SDF operations in al-Hol camp: The “dismemberment plan”
Enab Baladi – Mamoun al-Bustani
The Internal Security Forces (Asayish) in northeastern Syria launched a security operation called “Humanitarian and Security” ten days ago to pursue Islamic State (IS) cells in the al-Hol camp, east of al-Hasakah, with the support of the Syrian Democratic Forces (SDF) and the US-led International Coalition Forces.
In a statement announcing the launch of the campaign, Asayish said that the campaign was the second phase of the Humanitarian and Security operation after the camp had become a “permanent danger” that IS exploited in recruitment operations and the dissemination of its “inflammatory ideas.”
During the past two months, al-Hol camp has witnessed an upsurge in violence, crimes, and assassinations. According to the Asayish statement, the camp witnessed the killing of 44 people during the current year.
Arrests and removal of tents
In the latest statistical release on the results of the campaign during its first week, SDF said in a statement published through its media office that more than 50 percent of the camp had been combed and that 121 persons affiliated with the IS organization were arrested, including 15 women.
As mentioned in the statement, SDF and Asayish removed more than 100 tents on the grounds that they were “used as training sites and Sharia courts for torture and murder.” It also found 16 tunnels and trenches that were “used by cell elements to hide or flee the camp.”
The journalist at the Naher Media website concerned with covering news in the eastern region of Syria, Ahed al-Salibi, told Enab Baladi that the second phase of the security campaign in al-Hol camp followed the continued murders in the camp, especially over the past two months.
He noted that the camp has recently witnessed new methods of killing, such as slaying and killing after capturing for several days, then dumping the bodies in the sewage system and killing in broad daylight, prompting the camp’s administration to act in order to prevent a worsening of the security situation in the camp.
Al-Salibi considered that the launch of the second phase of the campaign at this time was not only linked to the increase in assassinations inside the camp.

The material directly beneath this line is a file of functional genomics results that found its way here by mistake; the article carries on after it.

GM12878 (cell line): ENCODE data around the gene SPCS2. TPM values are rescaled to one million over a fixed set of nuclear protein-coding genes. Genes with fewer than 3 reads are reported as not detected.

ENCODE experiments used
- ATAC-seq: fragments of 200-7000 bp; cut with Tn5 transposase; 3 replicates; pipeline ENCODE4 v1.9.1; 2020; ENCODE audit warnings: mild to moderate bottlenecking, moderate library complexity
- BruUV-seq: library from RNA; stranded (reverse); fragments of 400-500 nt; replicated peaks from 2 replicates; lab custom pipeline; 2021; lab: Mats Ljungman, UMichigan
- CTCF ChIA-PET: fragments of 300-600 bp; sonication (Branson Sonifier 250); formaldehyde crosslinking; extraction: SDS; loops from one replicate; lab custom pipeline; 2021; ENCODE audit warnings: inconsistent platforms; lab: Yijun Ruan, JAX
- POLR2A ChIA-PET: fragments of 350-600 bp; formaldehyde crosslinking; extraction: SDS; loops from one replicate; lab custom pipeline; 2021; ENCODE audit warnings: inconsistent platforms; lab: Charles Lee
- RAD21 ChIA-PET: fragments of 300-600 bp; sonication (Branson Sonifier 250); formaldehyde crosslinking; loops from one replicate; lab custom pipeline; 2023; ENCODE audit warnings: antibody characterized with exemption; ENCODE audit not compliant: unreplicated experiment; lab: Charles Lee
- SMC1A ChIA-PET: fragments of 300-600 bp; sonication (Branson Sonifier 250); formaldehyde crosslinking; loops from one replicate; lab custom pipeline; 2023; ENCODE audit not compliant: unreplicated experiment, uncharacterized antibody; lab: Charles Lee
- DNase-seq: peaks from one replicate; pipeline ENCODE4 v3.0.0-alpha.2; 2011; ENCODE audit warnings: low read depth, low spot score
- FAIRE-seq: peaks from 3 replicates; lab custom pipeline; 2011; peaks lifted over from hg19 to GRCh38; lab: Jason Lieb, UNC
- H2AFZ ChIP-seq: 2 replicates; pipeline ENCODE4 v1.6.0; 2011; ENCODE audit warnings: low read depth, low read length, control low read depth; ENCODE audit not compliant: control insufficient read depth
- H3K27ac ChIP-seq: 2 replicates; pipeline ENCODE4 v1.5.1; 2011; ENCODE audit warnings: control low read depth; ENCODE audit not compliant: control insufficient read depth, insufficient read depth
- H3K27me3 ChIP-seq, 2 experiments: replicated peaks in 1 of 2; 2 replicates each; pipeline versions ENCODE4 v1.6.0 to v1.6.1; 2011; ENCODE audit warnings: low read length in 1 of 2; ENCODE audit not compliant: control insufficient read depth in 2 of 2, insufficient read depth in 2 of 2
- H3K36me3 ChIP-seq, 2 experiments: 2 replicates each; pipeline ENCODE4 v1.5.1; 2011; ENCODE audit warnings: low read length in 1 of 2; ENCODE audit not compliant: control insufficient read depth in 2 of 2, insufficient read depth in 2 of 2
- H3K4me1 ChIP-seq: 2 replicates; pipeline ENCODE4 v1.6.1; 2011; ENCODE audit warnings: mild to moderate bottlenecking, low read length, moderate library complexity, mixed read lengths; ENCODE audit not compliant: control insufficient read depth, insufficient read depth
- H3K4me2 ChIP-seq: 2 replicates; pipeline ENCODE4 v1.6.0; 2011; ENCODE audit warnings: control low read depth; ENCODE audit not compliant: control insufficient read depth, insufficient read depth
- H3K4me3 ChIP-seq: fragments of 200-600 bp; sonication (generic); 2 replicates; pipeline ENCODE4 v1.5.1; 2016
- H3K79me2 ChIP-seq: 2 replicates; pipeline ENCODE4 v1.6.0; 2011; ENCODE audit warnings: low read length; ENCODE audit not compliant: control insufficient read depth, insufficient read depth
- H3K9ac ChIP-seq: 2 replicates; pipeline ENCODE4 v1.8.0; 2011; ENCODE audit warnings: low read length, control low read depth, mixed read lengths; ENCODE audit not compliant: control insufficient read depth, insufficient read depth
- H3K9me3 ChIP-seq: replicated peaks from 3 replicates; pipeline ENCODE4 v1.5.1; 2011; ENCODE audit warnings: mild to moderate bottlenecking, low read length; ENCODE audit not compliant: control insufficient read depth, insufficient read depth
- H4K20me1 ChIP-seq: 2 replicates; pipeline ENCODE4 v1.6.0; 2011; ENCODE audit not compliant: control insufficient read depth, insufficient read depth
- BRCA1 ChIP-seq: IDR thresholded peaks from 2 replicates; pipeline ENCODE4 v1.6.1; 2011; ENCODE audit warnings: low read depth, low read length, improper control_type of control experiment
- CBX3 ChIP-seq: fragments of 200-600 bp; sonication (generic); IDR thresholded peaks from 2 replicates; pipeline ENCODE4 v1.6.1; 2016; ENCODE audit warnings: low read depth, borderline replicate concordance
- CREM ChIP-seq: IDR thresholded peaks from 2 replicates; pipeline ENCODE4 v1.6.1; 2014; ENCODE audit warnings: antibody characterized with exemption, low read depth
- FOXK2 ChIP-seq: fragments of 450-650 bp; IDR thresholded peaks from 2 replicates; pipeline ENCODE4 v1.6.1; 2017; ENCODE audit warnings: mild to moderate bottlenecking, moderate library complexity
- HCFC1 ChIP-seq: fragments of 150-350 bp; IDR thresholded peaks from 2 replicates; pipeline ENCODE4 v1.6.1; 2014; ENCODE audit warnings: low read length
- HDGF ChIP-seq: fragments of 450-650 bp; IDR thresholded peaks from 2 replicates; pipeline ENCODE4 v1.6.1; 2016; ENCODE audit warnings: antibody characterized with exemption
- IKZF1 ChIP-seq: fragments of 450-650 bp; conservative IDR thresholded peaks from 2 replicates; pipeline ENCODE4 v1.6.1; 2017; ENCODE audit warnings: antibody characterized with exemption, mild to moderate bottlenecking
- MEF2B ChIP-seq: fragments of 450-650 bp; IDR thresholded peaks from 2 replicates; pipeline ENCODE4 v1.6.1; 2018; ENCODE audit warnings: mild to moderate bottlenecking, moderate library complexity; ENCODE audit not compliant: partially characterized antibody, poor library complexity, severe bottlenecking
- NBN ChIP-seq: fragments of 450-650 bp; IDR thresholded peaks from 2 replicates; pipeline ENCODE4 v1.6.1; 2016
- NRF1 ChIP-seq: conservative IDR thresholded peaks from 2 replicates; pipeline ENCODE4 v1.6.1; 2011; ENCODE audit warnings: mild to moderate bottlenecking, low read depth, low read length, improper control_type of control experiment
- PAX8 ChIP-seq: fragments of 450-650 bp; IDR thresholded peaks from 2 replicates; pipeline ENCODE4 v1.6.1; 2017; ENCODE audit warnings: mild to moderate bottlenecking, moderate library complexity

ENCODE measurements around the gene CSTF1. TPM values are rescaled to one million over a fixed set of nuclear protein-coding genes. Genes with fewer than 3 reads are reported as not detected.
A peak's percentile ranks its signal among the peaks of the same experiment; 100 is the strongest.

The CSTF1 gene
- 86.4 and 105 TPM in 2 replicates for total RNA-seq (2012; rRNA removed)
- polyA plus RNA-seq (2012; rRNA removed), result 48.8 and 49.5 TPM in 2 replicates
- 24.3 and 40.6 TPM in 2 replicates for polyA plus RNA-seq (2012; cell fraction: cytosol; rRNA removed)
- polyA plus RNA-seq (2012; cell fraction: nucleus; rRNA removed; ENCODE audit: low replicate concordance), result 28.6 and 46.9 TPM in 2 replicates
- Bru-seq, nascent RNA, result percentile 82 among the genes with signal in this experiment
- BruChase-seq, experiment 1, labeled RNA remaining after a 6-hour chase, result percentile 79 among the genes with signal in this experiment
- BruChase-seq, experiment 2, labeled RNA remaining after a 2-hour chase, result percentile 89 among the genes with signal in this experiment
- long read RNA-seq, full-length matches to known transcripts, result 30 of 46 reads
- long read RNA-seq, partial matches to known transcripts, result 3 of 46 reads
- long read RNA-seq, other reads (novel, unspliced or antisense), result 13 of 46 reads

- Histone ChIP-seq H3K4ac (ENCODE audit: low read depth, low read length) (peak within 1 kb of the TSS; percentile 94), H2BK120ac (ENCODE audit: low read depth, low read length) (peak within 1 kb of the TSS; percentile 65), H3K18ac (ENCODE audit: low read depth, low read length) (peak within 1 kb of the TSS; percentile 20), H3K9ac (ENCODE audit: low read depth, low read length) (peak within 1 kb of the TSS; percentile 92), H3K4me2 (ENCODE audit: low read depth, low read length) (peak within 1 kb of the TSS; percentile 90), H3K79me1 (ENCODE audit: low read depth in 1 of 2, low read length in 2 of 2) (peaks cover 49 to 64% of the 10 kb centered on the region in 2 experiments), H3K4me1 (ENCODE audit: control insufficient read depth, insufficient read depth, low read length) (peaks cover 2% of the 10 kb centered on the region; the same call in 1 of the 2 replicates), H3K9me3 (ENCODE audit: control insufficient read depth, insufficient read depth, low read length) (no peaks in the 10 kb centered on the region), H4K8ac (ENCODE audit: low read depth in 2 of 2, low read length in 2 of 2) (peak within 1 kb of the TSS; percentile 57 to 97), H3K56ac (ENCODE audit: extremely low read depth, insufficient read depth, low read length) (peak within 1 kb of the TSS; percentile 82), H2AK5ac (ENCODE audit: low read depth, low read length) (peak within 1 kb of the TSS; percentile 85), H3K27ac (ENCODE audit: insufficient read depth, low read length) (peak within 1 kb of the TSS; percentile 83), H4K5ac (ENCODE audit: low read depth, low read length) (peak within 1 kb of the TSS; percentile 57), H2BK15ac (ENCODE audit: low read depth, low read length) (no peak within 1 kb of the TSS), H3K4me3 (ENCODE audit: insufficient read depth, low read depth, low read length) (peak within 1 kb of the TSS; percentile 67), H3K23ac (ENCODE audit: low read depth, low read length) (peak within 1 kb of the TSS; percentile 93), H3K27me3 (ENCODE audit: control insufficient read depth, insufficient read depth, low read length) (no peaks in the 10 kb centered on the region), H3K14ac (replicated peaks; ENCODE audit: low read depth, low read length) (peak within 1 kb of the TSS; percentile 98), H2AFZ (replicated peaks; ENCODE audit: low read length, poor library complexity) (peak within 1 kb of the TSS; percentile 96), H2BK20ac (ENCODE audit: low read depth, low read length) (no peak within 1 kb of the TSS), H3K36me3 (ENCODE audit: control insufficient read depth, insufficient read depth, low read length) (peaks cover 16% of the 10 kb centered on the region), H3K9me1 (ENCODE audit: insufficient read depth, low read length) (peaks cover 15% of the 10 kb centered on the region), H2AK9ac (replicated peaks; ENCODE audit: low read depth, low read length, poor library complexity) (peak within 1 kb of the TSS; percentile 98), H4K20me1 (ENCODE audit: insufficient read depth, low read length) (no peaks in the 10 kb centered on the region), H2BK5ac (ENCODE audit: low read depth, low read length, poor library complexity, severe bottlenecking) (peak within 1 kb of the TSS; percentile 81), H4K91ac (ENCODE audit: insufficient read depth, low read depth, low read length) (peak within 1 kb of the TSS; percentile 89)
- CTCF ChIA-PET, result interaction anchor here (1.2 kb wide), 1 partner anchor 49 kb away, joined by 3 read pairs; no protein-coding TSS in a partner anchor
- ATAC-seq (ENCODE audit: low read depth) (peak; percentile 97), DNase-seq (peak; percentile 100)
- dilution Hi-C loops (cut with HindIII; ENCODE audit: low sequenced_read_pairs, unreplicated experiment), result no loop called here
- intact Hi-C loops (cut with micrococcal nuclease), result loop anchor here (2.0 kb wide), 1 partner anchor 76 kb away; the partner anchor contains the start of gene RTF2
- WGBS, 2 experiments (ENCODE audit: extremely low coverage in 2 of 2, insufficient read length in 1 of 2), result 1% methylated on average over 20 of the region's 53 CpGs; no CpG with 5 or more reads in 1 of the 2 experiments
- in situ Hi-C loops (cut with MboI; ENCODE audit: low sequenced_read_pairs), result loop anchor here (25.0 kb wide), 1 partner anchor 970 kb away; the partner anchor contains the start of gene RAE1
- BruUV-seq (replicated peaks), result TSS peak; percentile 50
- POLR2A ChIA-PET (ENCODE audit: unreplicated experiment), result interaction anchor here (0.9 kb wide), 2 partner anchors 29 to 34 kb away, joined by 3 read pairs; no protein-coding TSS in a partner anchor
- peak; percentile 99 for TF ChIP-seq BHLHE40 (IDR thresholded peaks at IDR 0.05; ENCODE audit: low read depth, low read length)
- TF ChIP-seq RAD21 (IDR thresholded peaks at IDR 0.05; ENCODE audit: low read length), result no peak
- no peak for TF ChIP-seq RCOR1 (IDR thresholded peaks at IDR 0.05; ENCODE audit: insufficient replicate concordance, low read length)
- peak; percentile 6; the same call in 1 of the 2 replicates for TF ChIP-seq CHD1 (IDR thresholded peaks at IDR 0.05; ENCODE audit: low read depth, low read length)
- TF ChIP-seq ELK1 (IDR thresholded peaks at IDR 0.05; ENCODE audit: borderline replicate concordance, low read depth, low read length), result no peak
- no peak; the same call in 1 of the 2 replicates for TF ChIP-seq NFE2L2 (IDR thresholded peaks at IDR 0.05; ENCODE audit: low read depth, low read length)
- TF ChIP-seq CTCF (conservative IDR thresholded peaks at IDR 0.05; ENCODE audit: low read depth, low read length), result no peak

He added that SDF has always focused on the issue of the al-Hol and Roj camps in northeastern Syria since the two camps were established after the declaration of victory over IS in March 2019.
According to al-Salibi, SDF will not abandon these two camps, even if only a limited number of people remain, so as to maintain its counter-terrorism rhetoric and keep them as a pressure card whenever Turkey tries to carry out a military operation in northeastern Syria.
The first phase of the Humanitarian and Security operation began in March 2021, with nearly 6000 participants from Asayish and SDF. It ended with the arrest of 117 people, some of whom were released after a while, while others remain missing to date.
Isolating camp sectors
Enab Baladi’s correspondent in al-Hasakah earlier quoted workers in humanitarian organizations operating inside the al-Hol camp as saying that SDF transferred some of the people it had arrested in said camp to detention centers in the city of al-Shaddadi, south of al-Hasakah, and another part to the Ghweran prison south of al-Hasakah city.
Said workers indicated that more than 50 of the tents removed were being used to teach children to read and write, thanks to individual initiatives from the camp’s residents.
According to the same sources, SDF removed the tents with the aim of dismembering the camp and opening spaces in it to facilitate its control of it and surveillance operations inside it.